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The Whitney honors Ed Ruscha at its annual gala and studio party


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The Whitney Museum of American Art is used to overcoming adversity. After all, it was born when the Metropolitan Museum declined a donation of 700 works of art from Mrs. Gertrude Vanderbilt Whitney and she decided to open a museum of her own. At last night's gala, sponsored by Louis Vuitton and held at Moynihan Station, honoree Ed Ruscha made his allegiance known. "Well, there are a lot of ironies in this fire," he said. "The Met will now be renting rooms at the Whitney!" He wasn't the only one who saw the humor in the Metropolitan leasing the building now occupied by the Whitney at East 75th Street and Madison Avenue once the Whitney moves to its new space downtown in 2015. Talk about artistic revenge.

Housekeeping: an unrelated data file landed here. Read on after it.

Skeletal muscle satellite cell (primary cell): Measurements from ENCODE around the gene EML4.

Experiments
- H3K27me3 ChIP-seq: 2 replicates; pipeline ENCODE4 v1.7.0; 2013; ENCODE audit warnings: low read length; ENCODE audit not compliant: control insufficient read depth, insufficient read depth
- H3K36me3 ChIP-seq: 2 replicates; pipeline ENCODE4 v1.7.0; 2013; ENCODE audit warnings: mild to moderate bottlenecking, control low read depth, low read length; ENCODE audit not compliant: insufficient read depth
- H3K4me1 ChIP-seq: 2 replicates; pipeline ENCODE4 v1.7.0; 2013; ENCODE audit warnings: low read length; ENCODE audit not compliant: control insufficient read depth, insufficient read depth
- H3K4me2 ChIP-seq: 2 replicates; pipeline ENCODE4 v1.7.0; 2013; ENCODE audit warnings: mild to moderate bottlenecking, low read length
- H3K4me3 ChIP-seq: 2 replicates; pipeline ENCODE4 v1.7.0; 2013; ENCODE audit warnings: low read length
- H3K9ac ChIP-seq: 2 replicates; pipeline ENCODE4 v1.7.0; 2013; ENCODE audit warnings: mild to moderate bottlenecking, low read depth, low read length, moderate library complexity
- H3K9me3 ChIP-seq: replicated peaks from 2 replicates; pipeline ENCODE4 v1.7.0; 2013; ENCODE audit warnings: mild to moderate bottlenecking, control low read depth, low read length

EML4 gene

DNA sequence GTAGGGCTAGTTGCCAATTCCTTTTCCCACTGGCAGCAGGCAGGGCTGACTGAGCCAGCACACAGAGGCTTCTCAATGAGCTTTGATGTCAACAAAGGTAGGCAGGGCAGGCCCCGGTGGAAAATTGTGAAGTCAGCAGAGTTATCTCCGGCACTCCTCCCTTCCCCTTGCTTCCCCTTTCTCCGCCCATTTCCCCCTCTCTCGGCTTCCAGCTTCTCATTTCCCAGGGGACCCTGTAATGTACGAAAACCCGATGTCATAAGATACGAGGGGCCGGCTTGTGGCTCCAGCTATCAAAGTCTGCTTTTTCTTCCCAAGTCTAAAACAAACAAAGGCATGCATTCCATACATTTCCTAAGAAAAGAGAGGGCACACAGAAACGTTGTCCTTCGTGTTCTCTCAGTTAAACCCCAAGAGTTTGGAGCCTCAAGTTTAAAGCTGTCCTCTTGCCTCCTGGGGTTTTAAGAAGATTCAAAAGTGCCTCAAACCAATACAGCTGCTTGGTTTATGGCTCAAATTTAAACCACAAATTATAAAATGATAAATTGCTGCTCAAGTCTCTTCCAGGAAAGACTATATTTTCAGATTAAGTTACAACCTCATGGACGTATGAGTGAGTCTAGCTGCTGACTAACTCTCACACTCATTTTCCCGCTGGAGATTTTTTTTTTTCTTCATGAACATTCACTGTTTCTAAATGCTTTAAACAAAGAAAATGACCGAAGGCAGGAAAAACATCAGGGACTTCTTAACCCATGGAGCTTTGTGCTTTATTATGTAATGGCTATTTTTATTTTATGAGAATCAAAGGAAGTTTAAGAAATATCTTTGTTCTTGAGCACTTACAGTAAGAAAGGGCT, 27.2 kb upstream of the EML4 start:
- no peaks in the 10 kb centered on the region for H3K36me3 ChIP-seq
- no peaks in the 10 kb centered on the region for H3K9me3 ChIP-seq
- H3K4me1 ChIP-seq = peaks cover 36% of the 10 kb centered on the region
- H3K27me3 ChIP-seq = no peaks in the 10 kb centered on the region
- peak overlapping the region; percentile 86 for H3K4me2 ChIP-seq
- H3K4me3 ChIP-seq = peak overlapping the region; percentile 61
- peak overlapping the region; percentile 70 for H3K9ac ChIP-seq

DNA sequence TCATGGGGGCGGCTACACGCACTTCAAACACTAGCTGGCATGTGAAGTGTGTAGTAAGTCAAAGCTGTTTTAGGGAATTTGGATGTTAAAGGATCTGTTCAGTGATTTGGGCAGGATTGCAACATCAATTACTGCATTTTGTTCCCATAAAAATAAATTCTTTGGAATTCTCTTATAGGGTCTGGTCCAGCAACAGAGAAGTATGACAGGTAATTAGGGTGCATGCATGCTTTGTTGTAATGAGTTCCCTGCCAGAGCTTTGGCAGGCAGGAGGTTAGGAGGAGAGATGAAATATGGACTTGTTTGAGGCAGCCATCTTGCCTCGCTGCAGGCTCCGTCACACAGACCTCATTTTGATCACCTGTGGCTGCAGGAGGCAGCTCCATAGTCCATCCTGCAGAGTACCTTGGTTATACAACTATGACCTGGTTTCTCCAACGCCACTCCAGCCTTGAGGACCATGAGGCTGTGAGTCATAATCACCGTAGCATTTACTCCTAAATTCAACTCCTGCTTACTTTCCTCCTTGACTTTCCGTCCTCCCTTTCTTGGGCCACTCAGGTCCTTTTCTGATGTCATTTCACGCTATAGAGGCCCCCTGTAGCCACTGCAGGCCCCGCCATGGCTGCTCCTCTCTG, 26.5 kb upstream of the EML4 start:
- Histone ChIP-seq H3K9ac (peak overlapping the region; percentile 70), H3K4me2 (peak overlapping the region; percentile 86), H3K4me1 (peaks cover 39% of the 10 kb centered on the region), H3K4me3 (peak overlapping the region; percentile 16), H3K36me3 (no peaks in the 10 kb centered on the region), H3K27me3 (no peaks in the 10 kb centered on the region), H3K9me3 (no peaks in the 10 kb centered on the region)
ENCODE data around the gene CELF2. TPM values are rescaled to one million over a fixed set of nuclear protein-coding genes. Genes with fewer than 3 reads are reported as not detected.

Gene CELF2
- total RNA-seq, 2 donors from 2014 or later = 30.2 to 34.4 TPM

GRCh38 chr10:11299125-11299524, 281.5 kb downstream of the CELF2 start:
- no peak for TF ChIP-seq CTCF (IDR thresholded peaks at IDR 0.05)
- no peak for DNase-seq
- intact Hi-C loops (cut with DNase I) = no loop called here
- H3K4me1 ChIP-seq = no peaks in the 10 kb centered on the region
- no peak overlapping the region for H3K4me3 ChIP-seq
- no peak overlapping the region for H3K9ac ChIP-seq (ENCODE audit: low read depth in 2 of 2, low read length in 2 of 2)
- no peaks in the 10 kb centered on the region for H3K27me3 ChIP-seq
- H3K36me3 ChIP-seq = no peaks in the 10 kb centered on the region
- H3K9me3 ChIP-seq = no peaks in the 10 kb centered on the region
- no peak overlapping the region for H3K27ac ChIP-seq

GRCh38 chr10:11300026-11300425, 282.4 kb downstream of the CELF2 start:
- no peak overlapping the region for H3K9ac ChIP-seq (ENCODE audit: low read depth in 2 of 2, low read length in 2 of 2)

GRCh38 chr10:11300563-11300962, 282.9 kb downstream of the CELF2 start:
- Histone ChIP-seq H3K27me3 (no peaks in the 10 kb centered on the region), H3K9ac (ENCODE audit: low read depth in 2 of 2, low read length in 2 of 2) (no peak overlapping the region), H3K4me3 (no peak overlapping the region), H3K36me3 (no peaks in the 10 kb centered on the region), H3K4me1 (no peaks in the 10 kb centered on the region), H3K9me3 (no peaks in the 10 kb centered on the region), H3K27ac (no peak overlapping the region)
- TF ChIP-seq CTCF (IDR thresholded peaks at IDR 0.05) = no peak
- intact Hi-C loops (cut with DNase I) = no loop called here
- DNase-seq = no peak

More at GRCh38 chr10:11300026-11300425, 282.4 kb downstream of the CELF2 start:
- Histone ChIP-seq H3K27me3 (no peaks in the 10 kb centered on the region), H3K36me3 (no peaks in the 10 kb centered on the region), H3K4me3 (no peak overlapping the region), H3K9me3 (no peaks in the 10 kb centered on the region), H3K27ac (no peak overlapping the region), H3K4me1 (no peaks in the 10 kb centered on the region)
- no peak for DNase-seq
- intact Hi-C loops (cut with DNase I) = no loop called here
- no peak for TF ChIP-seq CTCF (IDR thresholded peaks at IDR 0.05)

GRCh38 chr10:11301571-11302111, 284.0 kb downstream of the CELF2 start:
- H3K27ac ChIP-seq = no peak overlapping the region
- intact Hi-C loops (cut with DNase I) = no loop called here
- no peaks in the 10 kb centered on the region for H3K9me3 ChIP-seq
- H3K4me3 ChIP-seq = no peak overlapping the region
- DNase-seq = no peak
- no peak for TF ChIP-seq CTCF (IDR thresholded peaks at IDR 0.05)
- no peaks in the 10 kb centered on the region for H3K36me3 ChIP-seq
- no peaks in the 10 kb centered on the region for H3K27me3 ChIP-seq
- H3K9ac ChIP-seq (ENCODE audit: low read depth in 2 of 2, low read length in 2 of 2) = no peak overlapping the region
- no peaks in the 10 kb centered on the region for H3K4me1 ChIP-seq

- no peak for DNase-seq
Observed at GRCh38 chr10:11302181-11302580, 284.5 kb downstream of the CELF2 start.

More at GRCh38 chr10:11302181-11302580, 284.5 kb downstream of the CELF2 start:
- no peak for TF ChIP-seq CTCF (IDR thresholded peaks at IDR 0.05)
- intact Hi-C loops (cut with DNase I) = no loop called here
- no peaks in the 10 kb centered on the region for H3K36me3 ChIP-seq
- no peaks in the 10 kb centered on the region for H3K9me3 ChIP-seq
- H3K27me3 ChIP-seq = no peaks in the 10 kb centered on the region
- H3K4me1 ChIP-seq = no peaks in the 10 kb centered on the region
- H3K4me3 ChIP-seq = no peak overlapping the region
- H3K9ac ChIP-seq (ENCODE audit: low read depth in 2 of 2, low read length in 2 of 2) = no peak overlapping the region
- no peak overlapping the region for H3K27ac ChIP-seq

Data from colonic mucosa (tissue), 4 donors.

In museum years, that opening is just around the corner, but chairwoman Brooke Garber Neidich told she feels confident about how things are going. "We just did a hard-hat tour with the mayor yesterday," she said, adding that the honeybees on the roof of the current museum will make the trip to the Meatpacking District. Harley Viera Newton was pleased to hear it: "Maybe when the new Whitney opens I'll wear one of those beekeeper masks. It might be in 2015, but you have to plan these things out." After dinner, the studio party drew its usual blend of socialites and younger patrons of the arts. The Whitney has some glamorous pals in its corner, among them Michelle Williams, Taylor Schilling, and Zoë Kravitz, who spent most of the evening with actress Riley Keough, the eldest grandchild of Elvis Presley.

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